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3 Common Myths about Learning a Foreign Language

3 Common Myths about Learning a Foreign Language

Summer is almost over, Christmas is almost upon us and before you know it, we’ll be starting a brand new year! New Years: a time for celebrations, fresh ambition and New Year’s Resolutions. Did you know that one of the things more and more English-speakers are resolving to do is to learn a foreign language? And yet, so many potential polyglots (that’s someone who speaks a lot of languages) are holding back, scared to fail and preferring to make excuses.

I’ve taught languages for over a decade, and on three different continents, and here are some of the most common reasons that I’ve come across that stop people trying a new language on for size, and why they are all absolutely not true.

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I’m not good at languages!

Anybody who is able to say this sentence is flat-out lying. Why? Because anybody with the ability to communicate in their mother tongue is already a successful language learner. Within the first few years of your life, you managed an incredible feat- making sense of, replicating and mastering the sound and melody of what you heard from your caregivers and the world around you, with hardly any structure at all. You learned to say “I went,” and not “I goed,”; “he is” and not “he are”; to make your voice go up at the end of a question and down at the end of the statement. Nobody taught you these things.

You and your incredibly complex brain did it all by yourself. The trouble is that we usually try to learn (and teach) language as if it were any other subject- by presenting it as information to be remembered rather than a habit and skill to be acquired. So you are good at languages- you’ve already excelled at the language learning once before. And guess what: your brain is more than capable of repeating the process.

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I’m too old…

So, nobody is going to argue with the science of brain plasticity. Basically the brain is more malleable and ready to absorb new information when you are a child than when you are an adult. But the brain is a muscle, so-to-speak, and needs regular exercise in order to function at its best. So the more you use it for certain types of activities, the better it will perform. If you look at language learning as a test of memory- how many words or grammatical structures will you remember and be able to recite- then you will invariably “fail” at language learning.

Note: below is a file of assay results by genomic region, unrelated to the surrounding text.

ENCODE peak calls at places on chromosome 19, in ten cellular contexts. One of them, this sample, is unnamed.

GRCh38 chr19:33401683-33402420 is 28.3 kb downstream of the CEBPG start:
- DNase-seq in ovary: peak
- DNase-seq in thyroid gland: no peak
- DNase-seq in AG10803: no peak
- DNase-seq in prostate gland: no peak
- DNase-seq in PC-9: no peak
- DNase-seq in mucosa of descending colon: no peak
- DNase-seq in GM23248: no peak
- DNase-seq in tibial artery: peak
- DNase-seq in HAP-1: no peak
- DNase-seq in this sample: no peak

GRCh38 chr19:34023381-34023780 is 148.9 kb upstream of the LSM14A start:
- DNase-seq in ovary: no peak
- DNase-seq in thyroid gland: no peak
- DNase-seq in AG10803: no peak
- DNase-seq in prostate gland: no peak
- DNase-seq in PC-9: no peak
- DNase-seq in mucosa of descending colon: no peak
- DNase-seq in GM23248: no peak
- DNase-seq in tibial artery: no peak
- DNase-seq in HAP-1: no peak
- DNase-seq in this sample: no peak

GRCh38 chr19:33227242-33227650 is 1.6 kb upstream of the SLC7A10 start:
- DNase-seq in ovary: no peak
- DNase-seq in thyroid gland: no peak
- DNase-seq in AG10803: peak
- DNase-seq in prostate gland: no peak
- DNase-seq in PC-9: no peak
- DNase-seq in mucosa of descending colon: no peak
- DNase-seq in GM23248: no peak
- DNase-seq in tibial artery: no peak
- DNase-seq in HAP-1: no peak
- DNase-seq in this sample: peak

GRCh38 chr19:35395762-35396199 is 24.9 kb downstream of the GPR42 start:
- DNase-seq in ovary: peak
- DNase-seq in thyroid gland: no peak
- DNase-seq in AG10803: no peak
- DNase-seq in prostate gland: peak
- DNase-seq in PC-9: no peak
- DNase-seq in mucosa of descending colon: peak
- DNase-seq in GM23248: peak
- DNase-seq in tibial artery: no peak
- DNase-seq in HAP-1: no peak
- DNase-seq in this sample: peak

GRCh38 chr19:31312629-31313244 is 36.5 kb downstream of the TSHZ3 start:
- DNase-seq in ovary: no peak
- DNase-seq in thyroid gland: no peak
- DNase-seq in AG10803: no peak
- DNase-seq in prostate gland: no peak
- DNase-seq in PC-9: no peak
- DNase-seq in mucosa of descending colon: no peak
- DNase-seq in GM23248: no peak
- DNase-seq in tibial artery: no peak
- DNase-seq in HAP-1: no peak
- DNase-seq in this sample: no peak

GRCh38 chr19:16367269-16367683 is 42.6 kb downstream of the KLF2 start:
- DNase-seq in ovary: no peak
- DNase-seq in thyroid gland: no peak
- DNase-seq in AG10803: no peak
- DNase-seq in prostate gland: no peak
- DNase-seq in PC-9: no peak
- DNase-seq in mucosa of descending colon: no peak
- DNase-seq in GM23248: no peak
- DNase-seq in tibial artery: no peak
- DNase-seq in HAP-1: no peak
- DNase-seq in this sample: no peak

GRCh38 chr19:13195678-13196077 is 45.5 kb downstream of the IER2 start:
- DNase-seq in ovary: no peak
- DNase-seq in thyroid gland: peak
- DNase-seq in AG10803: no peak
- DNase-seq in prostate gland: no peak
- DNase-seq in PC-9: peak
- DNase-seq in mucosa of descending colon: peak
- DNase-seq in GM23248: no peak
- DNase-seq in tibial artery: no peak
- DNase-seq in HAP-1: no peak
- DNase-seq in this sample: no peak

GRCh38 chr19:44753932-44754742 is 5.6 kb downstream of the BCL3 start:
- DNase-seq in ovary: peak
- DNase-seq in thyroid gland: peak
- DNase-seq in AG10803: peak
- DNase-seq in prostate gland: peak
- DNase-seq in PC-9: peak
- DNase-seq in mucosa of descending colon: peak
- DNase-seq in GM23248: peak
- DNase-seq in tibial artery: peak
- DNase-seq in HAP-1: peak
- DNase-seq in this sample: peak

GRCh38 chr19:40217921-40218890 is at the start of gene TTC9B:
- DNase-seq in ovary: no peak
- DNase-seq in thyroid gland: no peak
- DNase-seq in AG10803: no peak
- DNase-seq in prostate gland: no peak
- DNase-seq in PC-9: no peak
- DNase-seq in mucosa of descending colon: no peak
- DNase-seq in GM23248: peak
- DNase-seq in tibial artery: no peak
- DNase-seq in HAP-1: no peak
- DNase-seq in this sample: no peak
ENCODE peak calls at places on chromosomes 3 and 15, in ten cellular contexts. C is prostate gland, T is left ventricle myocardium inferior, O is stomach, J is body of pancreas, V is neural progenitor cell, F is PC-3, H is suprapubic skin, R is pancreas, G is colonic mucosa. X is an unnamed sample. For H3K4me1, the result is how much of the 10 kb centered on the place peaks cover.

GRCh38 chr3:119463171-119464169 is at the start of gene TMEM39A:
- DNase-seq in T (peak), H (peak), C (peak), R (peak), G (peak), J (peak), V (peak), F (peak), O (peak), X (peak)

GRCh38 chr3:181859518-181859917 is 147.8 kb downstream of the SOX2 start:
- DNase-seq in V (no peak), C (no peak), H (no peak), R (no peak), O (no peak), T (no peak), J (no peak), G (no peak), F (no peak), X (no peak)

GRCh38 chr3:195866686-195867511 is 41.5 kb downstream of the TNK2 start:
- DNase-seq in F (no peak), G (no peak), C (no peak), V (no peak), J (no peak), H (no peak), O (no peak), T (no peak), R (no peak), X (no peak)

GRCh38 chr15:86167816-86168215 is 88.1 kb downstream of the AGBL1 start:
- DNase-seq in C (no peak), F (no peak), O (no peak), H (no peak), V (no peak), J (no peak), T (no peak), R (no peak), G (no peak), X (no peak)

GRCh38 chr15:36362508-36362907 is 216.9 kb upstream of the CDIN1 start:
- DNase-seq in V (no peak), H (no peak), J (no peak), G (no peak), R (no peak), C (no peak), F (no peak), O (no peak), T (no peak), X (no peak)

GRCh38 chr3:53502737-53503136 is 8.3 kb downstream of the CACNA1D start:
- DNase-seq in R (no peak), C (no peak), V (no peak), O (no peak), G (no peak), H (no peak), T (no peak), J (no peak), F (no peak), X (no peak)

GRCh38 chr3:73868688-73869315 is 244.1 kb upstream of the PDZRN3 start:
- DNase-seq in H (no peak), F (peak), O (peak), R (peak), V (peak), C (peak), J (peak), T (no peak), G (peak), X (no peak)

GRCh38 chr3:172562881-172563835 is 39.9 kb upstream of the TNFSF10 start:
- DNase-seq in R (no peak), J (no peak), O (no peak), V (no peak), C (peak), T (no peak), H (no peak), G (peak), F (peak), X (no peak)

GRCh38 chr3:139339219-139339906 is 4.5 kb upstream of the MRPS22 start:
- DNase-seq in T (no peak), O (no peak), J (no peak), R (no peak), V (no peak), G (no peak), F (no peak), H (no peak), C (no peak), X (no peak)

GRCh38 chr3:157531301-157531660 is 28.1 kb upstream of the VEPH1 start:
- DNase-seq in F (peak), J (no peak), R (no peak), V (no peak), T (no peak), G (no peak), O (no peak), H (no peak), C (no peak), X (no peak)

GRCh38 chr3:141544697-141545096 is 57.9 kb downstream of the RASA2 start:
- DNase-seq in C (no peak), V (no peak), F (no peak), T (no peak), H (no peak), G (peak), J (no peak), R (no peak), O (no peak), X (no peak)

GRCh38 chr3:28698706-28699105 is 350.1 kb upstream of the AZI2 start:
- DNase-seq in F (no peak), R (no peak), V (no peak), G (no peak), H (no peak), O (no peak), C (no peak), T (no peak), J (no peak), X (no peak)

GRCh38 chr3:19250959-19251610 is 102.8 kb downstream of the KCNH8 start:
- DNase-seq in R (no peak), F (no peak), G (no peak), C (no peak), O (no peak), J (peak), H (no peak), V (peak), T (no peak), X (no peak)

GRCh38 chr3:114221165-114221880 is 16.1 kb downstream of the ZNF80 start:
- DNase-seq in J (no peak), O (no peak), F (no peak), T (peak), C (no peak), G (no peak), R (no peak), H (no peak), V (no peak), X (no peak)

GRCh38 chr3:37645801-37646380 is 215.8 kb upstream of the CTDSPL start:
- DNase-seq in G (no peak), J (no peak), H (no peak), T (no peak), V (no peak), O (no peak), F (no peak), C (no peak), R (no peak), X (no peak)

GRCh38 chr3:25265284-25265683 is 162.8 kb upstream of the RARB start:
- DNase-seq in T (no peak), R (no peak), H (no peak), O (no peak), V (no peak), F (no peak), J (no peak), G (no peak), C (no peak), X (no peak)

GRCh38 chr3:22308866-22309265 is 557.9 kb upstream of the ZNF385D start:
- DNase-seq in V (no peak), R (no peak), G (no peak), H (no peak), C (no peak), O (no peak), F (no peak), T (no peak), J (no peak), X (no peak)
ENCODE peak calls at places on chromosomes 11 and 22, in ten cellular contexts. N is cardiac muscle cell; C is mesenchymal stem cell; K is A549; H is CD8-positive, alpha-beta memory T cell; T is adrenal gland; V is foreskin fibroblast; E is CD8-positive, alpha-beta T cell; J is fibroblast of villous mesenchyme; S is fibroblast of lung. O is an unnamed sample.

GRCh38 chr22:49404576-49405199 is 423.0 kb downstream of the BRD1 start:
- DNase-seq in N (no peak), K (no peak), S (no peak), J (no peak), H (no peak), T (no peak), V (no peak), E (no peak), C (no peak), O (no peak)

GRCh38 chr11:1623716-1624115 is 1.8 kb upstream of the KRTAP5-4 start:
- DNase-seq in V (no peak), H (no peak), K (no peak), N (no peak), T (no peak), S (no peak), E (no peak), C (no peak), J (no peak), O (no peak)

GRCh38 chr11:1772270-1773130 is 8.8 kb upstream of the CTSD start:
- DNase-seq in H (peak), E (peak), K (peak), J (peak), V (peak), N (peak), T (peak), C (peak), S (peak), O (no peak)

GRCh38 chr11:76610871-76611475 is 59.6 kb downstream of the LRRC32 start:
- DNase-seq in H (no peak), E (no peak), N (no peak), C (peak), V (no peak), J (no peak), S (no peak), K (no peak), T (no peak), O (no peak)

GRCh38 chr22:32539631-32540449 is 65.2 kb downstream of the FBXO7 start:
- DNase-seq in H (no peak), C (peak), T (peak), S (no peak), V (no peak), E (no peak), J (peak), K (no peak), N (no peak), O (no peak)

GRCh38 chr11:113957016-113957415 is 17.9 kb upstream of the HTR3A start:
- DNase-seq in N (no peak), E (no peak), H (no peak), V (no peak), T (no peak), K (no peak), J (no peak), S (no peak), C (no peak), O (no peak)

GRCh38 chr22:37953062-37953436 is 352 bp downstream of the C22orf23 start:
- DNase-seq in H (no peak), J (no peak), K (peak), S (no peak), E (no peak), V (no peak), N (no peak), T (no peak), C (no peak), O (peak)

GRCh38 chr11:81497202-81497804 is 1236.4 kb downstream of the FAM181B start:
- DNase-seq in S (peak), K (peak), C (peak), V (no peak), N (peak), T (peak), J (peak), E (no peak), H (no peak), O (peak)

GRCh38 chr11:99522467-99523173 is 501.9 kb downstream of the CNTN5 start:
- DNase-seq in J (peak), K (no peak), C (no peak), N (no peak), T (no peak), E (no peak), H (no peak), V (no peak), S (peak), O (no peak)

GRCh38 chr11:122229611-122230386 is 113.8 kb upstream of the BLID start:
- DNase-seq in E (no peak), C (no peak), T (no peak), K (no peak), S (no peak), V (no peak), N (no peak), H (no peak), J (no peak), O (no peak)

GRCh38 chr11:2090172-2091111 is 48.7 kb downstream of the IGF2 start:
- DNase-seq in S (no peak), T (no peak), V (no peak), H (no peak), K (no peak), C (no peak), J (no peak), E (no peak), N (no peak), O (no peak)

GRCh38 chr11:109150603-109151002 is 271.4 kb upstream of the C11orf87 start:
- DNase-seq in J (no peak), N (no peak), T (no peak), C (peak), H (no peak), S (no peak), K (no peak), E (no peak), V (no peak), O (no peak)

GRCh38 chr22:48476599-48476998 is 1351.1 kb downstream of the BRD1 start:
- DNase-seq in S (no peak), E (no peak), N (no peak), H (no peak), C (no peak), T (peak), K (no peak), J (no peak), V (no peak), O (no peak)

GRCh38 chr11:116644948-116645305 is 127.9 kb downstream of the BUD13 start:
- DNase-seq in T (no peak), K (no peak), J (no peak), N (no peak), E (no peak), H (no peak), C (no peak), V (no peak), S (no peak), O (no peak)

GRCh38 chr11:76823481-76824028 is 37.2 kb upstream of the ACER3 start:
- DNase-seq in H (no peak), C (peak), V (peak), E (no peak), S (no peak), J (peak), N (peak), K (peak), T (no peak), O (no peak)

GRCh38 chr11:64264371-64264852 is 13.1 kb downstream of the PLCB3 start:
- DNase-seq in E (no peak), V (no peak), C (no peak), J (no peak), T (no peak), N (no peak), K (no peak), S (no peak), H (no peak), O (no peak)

But if you consider learning a language the same as any other skill-using it until it becomes second nature, you will find that age isn’t an obstacle. In fact, in my experience teaching adults of all ages, I have found that the biggest obstacle in older learners is letting go of the learning habits they formed at school (e.g. repeating, drilling, writing out long lists etc.) that can, at times, be counter-productive to language learning. If the older generation can work out Facebook, smart phones and automatic cars, there is no reason why an older brain can’t learn a new language.

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I don’t have time…

You may not have time to go to classes four times a week. You may not have time to translate pieces of writing back and forth. You may not even have the time to work your way through a language activity book. But here’s some good news: language learning is not as time consuming as you may think! I like to think of language as something to be absorbed, rather than studied. Language classes, and by that I mean good, quality, communicative, language classes, are a great investment of both your time and your money, but if they are beyond your reach for the time being, there is plenty you can do to simulate immersion into the foreign language (immersion really is the best way to learn a language- this is why children and people living in foreign countries pick up the local lingo so quickly).